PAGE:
Looking beyond the “ re:, neat, what a great person” faç ade of effective auism, one clearly finds a level of narcissistic cynicism and a drive to the long lasting power that financial immortality affords that is only matched by the amount of funds becoming dispersed.
The gifts offered by today’s billionaires— the Silicon Valley crowd, et al. — sound great (-ish— extremely -ish), but to discounted the obvious underlying reason is to fail to grasp the insidious nature of their beneficence.
In the past, the rich tended to fund things— museums, universities, libraries, parks— when they offered their money away. This stuff were meant to accomplish two goals: to keep the benefactors’ names alive so future generations would “ seem them up” and to generally uplift society. Museums received to the masses not as the monolithic lump, but because discrete individuals who could choose— except for fourth graders on field trips— to take benefit of them or not.
But effective auism eschews such methods, focusing on leads to and organizations— organizations that can be controlled indefinitely by controlling the flow of funds— in an effort to exert current plus future societal control. Signing up for the Silicon Area obsession with physical immortality is now the idea of financial— and therefore sociopolitical— immortality.
The development of philanthropic LLCs to divvy up tech and other zillionaire dollars perpetuates the “ lives” of contributor by allowing them to forever manage politics, policies, and culture. This control also becomes a form of eternal nepotism, because it has the side benefit of actually, really helping donors’ person descendants keep at the middle of power and fund (the “ Smith Initiative” will always hire a Smith and will always have a Jones on its board).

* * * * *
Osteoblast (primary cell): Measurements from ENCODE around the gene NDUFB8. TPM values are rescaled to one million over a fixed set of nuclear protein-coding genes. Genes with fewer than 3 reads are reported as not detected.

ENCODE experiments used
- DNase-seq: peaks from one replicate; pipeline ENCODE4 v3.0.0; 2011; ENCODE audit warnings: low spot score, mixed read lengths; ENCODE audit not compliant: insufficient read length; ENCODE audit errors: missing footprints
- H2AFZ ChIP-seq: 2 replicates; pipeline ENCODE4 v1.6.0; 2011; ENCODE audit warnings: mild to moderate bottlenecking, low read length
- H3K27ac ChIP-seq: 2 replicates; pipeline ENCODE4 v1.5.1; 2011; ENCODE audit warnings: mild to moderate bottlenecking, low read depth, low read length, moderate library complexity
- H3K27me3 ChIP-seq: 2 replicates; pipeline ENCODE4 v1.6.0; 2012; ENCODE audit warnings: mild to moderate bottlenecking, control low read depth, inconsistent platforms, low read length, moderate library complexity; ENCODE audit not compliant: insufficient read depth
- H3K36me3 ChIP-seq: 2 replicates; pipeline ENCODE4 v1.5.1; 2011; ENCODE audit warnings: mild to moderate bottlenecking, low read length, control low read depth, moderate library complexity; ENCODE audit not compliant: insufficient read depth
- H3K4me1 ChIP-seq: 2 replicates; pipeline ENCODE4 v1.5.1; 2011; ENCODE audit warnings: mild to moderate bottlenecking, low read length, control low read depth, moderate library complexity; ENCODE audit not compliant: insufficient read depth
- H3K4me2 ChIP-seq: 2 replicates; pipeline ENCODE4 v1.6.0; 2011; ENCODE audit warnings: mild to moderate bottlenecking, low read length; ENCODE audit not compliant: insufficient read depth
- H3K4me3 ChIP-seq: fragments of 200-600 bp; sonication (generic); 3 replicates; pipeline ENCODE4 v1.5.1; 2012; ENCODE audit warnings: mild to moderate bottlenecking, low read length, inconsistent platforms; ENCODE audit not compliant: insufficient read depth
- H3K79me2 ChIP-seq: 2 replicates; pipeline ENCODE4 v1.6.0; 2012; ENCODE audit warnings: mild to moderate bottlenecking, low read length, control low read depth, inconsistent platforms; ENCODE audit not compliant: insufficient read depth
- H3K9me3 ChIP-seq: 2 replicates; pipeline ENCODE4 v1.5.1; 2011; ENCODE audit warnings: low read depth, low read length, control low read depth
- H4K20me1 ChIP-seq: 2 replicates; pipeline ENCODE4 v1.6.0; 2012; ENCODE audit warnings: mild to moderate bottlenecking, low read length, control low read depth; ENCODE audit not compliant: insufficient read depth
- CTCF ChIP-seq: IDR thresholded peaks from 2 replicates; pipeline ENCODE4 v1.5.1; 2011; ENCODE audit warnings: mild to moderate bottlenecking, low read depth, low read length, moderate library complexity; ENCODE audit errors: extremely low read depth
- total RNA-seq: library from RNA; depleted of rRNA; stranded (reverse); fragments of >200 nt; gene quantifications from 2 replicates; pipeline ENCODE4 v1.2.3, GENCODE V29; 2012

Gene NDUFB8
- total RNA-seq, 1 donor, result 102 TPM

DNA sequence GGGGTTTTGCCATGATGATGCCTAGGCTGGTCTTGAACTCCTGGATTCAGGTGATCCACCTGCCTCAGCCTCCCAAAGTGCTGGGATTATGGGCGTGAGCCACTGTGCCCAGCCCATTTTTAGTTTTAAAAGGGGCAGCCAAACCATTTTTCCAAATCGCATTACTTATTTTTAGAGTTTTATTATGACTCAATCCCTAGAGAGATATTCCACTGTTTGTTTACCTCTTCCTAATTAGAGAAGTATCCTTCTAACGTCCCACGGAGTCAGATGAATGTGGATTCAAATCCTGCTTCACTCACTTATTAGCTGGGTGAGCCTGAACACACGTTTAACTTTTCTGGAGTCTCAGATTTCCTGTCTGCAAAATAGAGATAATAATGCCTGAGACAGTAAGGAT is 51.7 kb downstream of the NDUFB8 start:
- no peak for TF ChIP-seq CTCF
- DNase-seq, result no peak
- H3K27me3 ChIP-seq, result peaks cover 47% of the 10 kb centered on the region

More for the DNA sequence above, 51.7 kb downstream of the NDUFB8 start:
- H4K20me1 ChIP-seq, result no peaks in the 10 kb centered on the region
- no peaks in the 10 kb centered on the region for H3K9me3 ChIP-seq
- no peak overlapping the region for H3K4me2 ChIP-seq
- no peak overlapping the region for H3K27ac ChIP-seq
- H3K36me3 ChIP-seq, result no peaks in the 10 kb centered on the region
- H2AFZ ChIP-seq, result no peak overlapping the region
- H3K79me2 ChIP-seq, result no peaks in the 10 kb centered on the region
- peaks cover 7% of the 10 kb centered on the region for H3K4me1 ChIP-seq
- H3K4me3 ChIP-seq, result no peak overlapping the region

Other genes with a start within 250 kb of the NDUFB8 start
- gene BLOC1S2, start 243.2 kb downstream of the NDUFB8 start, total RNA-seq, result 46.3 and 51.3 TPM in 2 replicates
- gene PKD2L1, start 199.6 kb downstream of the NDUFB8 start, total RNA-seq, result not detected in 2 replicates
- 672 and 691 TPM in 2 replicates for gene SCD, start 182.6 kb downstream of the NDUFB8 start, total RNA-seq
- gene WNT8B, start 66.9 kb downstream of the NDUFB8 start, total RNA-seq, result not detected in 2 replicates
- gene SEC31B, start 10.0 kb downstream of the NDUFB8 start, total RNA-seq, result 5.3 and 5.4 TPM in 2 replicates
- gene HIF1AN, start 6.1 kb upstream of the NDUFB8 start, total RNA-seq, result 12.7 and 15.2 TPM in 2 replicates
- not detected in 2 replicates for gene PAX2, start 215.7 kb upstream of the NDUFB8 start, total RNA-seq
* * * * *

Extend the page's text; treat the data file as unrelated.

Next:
A key aspect of this particular “ mauism” is its ability to extend control through soft-sounding enterprises. How can something with “ open” plus “ democracy” and “ save” in its name— as well as a nonpartisan, nonprofit entity to boot— be anything but great?
As to philanthropic LLCs, they are seemingly the most well-liked way of doing the charity company of our current (and, these people hope, forever) overlords. In a nutshell, they are not traditional charities, yet organizations that can mix for-profit and nonprofit activities beneath the same umbrella. For example , theoretically, by making money investing in x , you can give more money to y .
Even better, you can decide whether to leave your profits in the “ charity, ” enjoy certain (admittedly limited) tax benefits, and— as opposed to regular charities— you don’t need to tell anyone where the money comes from or, more importantly, where it is going.
Better still, you can do something charities really can’t: play politics. Such LLCs are legally entitled to engage in political activities like advocacy, lobbying, and, in the case of Silicon Valley’s own Chan Zuckerberg Effort (CZI) , significantly influence present-day elections (a really big more better).
A guilt-ridden-but-not-THAT-guilt-ridden plutocrat can get helpful advice on how to generate LLCs from many resources, including the California-based Milken Institute (yes, also ironically, THAT Michael Milken). The useful fact sheet notes that will “ (A)n LLC framework provides not only flexibility but also greater integration of various social change efforts to expedite progress. . . LLCs hybridize for-profit and charitable activities, allowing philanthropists to generate financial and social comes back. ” All are advantages greatly tailored to accomplish the goal of building a for-profit charity.
The donors who control where the money goes are usually insulated from any internal or external criticism by their ability to turn off the spigot whenever they wish. In other words, may irk, for example , the Gates Foundation because they are going to end up being around forever, and your grandkid may need a job someday.